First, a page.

There were some really refreshing things about this film, particularly that there were actual images of butch women and also older lesbians, both of which are rarely seen in mainstream films. The performances were truly excellent. Sharon Gless was, of course, fabulous, but so was the rest of the cast. Jacqui Jackson was charming and adorable as a young woman who adopts Hannah as a lesbian elder and Kelli Strickland as the baby butch version Hannah was seriously crush-worthy.

I'm really glad I saw this partially because it emerged from the Chicago theater scene. It was written by Claudia Allen, who is a lesbian playwright in Chicago at the Victory Gardens Theater. I'm ashamed to say that I didn't know anything about her work prior to this (although I think I did see someone give a paper about her play Xena Lives!), so I'm really glad that this brought this work to my attention.

The film wasn't perfect; there were some cringe-worthy moments of awkwardness, particularly some really unnatural-sounding exposition at the beginning of the film. Some of the folks I was with complained that it felt a little stagey at points, although either I didn't notice or I'm interpreting the same moments as unnatural awkwardness that they consider theatrical. Overall, the film was just sweet and refreshing. It was also a bit of a tearjerker; I was crying from about 10 or 15 minutes into the film, but there were so many beautiful, funny, honest scenes between the ones that made me cry that I found the whole thing charming and really enjoyable rather than sappy.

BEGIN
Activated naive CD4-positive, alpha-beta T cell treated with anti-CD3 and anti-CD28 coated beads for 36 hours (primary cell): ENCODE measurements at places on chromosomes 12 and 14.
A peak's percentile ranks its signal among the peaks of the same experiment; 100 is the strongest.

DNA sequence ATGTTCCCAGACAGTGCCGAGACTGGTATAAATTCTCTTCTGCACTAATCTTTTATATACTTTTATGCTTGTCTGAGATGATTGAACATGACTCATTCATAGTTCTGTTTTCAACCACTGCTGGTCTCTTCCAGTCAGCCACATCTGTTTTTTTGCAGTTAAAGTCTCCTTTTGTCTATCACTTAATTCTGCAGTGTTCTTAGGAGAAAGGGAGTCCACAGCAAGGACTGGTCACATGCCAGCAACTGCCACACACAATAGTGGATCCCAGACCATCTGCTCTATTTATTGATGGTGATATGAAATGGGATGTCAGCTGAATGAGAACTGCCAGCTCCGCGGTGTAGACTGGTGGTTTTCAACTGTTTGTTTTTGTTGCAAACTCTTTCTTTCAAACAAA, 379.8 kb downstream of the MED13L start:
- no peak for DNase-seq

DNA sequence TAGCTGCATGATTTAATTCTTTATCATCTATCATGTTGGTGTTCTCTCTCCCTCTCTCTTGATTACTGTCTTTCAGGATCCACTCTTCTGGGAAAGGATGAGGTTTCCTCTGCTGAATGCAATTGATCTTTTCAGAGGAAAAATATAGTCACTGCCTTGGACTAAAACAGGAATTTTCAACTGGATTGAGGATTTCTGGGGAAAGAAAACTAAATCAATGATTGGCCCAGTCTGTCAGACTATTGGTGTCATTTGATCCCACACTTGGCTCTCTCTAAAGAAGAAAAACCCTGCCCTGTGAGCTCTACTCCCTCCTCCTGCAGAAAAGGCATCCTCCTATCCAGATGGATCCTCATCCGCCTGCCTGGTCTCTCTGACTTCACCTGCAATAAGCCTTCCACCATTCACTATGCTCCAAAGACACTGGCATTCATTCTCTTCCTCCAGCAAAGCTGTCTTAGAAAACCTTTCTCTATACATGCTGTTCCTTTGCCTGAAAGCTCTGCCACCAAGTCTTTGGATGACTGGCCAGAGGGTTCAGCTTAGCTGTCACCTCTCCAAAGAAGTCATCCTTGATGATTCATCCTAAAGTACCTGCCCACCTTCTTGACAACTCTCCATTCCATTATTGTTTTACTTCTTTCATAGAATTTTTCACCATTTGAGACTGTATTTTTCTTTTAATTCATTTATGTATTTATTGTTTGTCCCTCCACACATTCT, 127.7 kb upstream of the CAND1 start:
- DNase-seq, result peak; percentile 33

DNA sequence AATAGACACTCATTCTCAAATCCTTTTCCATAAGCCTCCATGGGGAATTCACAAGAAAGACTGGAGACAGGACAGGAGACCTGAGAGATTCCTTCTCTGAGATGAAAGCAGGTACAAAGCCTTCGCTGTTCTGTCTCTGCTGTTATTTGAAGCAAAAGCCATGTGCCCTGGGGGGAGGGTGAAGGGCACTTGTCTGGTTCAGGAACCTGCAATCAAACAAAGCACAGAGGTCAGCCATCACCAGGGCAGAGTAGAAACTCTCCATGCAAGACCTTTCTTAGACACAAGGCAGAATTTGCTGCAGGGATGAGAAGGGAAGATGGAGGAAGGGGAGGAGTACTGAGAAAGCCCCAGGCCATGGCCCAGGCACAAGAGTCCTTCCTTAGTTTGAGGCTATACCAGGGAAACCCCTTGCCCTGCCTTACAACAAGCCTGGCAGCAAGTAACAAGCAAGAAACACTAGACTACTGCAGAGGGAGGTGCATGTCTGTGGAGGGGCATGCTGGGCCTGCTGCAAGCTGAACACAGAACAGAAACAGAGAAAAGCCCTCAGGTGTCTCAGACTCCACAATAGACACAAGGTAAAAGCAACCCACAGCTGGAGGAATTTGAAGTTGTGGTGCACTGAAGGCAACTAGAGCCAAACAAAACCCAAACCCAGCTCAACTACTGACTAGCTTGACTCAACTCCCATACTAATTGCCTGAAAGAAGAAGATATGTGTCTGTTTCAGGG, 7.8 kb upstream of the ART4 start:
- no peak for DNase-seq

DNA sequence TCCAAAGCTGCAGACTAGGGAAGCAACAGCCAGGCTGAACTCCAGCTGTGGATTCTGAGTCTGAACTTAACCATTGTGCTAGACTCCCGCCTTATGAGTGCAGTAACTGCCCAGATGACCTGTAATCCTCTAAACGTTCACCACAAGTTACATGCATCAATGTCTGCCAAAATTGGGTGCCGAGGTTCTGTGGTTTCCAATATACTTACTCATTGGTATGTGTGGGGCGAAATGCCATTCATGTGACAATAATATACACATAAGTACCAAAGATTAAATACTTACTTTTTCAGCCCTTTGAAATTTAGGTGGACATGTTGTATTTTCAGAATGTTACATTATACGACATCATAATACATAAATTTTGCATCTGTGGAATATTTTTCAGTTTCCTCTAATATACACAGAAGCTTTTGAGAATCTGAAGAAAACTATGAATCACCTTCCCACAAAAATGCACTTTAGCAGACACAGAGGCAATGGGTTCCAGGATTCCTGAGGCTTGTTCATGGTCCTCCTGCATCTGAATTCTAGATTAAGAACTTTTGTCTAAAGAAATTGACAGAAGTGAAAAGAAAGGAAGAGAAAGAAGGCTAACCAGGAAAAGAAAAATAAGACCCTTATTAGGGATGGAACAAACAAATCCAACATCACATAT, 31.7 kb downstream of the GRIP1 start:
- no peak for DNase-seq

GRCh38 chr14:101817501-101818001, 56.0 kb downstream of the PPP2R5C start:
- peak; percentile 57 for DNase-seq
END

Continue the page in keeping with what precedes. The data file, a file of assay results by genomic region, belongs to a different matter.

Overall, Outfest is off to a great start for me.

Friday, July 10, 2009

Definitely a Children's Musical

Chitty Chitty Bang Bang. Orange County Performing Arts Center. 7/8/09.

Chitty Chitty Bang Bang is a cute musical for kids, but for me as an adult it lacked the sense of effortless wonder that would have made me enjoy the show. The production's emphasis on spectacle over sense diminishes rather than enhances the show's whimsey, and while the sets and costumes were lovely, they felt like the star of the show rather than an enhancement to the singing and dancing.